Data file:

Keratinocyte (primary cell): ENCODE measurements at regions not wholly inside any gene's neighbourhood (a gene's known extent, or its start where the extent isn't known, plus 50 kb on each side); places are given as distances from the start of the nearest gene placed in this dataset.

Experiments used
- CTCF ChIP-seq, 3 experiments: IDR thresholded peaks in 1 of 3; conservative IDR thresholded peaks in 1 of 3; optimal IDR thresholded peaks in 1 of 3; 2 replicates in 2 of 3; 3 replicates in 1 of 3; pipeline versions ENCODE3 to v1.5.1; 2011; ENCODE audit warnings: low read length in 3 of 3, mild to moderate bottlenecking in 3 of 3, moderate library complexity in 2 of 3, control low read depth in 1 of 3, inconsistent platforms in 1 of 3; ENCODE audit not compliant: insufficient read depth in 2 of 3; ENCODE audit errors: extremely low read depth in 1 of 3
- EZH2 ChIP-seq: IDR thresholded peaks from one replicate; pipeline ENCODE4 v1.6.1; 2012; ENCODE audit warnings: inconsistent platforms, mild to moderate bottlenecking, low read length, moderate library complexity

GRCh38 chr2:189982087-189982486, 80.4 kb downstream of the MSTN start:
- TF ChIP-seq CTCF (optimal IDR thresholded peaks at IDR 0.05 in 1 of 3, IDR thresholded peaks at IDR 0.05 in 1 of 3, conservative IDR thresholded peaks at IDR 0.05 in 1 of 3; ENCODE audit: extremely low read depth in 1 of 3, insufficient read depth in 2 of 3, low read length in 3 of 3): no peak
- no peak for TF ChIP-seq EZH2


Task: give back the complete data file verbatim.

Keratinocyte (primary cell): ENCODE measurements at regions not wholly inside any gene's neighbourhood (a gene's known extent, or its start where the extent isn't known, plus 50 kb on each side); places are given as distances from the start of the nearest gene placed in this dataset.

Experiments used
- CTCF ChIP-seq, 3 experiments: IDR thresholded peaks in 1 of 3; conservative IDR thresholded peaks in 1 of 3; optimal IDR thresholded peaks in 1 of 3; 2 replicates in 2 of 3; 3 replicates in 1 of 3; pipeline versions ENCODE3 to v1.5.1; 2011; ENCODE audit warnings: low read length in 3 of 3, mild to moderate bottlenecking in 3 of 3, moderate library complexity in 2 of 3, control low read depth in 1 of 3, inconsistent platforms in 1 of 3; ENCODE audit not compliant: insufficient read depth in 2 of 3; ENCODE audit errors: extremely low read depth in 1 of 3
- EZH2 ChIP-seq: IDR thresholded peaks from one replicate; pipeline ENCODE4 v1.6.1; 2012; ENCODE audit warnings: inconsistent platforms, mild to moderate bottlenecking, low read length, moderate library complexity

GRCh38 chr2:189982087-189982486, 80.4 kb downstream of the MSTN start:
- TF ChIP-seq CTCF (optimal IDR thresholded peaks at IDR 0.05 in 1 of 3, IDR thresholded peaks at IDR 0.05 in 1 of 3, conservative IDR thresholded peaks at IDR 0.05 in 1 of 3; ENCODE audit: extremely low read depth in 1 of 3, insufficient read depth in 2 of 3, low read length in 3 of 3): no peak
- no peak for TF ChIP-seq EZH2